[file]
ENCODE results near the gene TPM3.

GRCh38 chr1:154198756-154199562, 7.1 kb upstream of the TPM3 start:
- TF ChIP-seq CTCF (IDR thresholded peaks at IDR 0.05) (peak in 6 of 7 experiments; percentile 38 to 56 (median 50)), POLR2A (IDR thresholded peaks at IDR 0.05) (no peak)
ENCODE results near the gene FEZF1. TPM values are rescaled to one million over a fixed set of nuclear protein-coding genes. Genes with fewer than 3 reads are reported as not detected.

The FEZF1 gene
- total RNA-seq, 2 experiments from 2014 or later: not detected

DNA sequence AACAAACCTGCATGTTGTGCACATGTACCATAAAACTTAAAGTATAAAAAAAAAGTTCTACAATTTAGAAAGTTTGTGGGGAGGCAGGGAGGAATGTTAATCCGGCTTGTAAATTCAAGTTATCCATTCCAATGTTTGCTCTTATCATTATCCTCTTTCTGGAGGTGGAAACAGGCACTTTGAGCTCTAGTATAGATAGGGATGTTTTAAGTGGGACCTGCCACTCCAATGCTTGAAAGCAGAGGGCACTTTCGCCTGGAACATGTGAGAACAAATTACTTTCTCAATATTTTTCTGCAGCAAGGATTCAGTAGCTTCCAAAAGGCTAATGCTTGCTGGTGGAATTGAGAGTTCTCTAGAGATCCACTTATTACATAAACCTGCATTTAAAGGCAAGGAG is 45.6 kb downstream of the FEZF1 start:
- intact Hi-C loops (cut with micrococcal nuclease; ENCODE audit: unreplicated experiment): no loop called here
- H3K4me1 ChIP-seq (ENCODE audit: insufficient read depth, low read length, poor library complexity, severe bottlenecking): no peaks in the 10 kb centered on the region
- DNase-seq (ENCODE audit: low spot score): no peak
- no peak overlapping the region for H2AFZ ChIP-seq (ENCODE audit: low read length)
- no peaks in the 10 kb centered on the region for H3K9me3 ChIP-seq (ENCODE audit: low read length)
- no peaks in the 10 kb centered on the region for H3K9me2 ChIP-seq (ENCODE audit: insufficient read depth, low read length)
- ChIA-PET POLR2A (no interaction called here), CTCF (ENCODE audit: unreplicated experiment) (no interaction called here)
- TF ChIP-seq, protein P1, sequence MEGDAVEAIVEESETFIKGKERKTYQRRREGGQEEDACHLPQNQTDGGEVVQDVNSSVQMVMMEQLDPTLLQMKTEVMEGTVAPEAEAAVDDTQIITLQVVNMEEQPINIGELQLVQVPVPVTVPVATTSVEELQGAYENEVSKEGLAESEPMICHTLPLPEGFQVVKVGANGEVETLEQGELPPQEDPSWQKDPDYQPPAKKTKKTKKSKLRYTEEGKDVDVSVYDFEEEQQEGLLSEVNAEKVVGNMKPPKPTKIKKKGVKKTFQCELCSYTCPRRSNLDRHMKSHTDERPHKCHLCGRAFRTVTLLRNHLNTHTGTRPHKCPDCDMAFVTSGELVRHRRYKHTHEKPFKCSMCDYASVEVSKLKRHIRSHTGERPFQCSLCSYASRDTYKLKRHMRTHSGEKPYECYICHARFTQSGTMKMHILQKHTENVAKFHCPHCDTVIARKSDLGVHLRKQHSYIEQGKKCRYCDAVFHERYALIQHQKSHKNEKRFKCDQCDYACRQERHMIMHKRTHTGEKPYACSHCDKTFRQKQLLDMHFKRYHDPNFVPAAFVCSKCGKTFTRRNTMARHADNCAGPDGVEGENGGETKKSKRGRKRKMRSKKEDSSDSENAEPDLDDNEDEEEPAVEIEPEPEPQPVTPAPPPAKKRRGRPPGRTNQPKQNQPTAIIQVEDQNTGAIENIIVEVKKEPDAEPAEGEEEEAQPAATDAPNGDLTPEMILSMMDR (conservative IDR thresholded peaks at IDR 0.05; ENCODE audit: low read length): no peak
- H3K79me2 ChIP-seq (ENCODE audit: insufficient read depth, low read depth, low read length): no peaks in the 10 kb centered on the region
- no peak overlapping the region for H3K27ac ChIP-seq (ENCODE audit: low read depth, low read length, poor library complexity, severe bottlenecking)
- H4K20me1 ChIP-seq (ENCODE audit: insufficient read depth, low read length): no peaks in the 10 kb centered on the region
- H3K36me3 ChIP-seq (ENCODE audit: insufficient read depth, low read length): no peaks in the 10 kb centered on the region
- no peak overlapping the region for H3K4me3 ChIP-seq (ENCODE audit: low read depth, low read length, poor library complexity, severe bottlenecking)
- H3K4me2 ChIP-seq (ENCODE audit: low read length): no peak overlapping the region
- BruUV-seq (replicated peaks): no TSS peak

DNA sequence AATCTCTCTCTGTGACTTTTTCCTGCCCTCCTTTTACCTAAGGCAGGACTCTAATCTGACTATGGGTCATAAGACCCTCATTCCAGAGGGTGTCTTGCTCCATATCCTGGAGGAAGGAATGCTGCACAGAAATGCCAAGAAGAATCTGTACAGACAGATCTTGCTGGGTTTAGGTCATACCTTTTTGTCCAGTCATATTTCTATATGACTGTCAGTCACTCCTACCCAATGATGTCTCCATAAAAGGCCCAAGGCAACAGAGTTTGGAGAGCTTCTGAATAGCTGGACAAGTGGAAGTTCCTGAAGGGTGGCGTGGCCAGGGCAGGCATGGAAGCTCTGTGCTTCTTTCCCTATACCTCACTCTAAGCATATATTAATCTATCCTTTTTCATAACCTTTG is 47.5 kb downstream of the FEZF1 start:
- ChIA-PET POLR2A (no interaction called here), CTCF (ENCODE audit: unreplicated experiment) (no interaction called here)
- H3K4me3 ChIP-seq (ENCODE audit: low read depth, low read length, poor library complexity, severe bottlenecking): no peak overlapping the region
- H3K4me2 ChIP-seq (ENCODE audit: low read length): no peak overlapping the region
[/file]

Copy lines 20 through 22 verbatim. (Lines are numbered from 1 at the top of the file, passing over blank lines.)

- no peak overlapping the region for H3K4me3 ChIP-seq (ENCODE audit: low read depth, low read length, poor library complexity, severe bottlenecking)
- H3K4me2 ChIP-seq (ENCODE audit: low read length): no peak overlapping the region
- BruUV-seq (replicated peaks): no TSS peak